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Tuesday, November 29, 2022

Scotland’s New National Park Stakeholder Consultation Launched

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The next stage of the Scottish Government’s commitment to establish at least one new National Park in the lifetime of this parliament, by spring 2026, has began with the launch of a consultation.

The New National Park stakeholder consultation, led by NatureScot, is inviting contributions which will help define how a new National Park will protect and restore nature, tackle climate change and promote sustainable land use.

It follows on from The Future for National Parks in Scotland online discussion launched earlier this year by the Scottish Government

It is nearly 20 years since the first two national parks were created in Scotland.

Loch Lomond and The Trossachs National Park was established in 2002 and Cairngorms National Park was established in 2003, following the approval of the National Parks (Scotland) Act in 2000.

NatureScot has already established a national stakeholder advisory group to bring together a wide range of organisations and sectors with an interest in achieving this goal.

Now further key stakeholder and interest groups from across Scotland’s local authorities, visitor destination groups, conservation, planning and education bodies are being invited to contribute to the new National Park consultation about the role of Scotland’s National Parks and the criteria for selecting a new one.

The New National Park stakeholder consultation will be open for contributions until 30 November 2022.

Biodiversity Minister Lorna Slater said:

“Our National Parks do essential work to restore our natural environment, tackle the climate crisis, help manage facilities for visitors, promote responsible access and develop sustainable communities.

“That is why we are committed to establish at least one new National Park in Scotland by the end of this Parliamentary session in 2026.

“Earlier this year I launched a national discussion to understand what the public value most about our National Parks and to seek views on what they should be delivering for Scotland, its communities and its visitors.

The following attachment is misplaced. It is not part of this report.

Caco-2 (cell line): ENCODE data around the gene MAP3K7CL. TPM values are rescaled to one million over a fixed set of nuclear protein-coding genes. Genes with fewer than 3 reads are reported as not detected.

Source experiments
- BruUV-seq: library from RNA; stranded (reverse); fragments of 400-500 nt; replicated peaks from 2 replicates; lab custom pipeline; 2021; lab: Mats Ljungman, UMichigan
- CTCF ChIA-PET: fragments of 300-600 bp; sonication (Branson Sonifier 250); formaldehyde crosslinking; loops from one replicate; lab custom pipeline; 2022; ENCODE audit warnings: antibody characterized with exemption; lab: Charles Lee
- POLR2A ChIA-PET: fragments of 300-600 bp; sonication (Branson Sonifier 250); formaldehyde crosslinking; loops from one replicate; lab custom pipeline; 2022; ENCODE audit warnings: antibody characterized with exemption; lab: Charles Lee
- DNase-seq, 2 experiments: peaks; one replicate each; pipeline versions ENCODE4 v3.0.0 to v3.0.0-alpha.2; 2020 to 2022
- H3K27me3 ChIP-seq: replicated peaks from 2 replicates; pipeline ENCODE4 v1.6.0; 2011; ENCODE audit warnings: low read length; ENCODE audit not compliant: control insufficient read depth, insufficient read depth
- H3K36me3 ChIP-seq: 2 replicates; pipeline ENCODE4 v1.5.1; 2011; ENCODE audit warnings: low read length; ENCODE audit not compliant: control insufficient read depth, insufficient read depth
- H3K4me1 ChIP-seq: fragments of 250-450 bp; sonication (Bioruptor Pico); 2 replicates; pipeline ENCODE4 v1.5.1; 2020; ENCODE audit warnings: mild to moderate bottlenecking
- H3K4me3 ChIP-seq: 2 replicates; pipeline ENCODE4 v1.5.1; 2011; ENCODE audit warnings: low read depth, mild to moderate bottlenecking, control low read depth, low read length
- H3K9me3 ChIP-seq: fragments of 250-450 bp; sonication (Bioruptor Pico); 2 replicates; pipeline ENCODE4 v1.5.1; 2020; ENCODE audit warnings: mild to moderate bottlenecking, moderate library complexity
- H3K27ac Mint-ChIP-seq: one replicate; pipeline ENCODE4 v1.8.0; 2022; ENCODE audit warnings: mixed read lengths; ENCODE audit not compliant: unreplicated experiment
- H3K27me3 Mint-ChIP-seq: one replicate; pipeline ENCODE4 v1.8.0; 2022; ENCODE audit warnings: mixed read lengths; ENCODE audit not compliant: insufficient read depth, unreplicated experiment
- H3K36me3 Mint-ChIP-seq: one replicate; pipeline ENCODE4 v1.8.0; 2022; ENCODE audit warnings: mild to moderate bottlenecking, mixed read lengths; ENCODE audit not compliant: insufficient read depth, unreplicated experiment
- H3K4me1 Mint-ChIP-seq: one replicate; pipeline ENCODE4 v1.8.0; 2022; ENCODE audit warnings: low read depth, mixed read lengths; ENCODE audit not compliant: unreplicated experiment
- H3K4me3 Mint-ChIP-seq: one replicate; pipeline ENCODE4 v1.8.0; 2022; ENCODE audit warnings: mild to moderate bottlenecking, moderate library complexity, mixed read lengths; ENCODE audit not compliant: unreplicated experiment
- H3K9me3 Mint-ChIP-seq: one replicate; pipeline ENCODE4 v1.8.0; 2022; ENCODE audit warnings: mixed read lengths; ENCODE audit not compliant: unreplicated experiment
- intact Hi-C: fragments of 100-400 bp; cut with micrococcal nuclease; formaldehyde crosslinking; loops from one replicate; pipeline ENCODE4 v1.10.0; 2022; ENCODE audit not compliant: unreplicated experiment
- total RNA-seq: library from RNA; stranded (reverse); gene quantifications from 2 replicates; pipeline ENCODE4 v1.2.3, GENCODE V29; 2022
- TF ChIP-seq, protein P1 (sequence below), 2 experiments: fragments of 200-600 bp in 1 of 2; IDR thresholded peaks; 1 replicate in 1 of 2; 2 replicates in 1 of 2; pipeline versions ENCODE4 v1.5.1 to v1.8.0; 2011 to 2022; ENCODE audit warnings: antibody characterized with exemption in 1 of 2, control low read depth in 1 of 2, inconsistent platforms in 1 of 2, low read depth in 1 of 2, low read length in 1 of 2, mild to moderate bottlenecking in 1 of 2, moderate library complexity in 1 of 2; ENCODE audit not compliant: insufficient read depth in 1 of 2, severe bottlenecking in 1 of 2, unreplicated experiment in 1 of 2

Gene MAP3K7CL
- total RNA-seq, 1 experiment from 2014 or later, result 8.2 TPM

“For the next stage in the process, NatureScot will lead an online public consultation and host stakeholder meetings to give everyone the opportunity to feed in their views and ideas.

“NatureScot will also work with partners to engage young people, ethnic minorities and people with disabilities including through bespoke surveys and workshops.

“The consultation will lead to a transparent means of assessing candidate National Parks, and will inform our strategy for supporting our Parks to do more for local communities, visitors and nature.”

NatureScot’s Chief Executive, Francesca Osowska said: 

“Our ambition for a new National Park for Scotland is that it will drive the transformation needed to tackle the twin crises of biodiversity loss and climate change, helping to halt nature loss by 2030 and restore nature on a landscape scale by 2045.

“National Parks are special places valued by the nation.

“The scenery and wildlife of Loch Lomond and the Trossachs and the Cairngorms are some of the best in Scotland and are wonderful places to enjoy the outdoors.

“It is exciting to imagine that potential for another beautiful area in Scotland to become a National Park.”

National Park status helps to safeguard and enhance the special qualities of these two areas, balancing the needs of people, landscape and nature.

The two existing park locations are some of the most heavily visited areas in the country.

The park authorities help to co-ordinate work to benefit the area in the long-term, with local people being more involved in these decisions.

Alongside conserving and enhancing nature, Scotland’s National Parks also have aims to promote the sustainable use of the area’s natural resources; the public’s understanding and enjoyment of its special features; and the social and economic development of the communities who live there.

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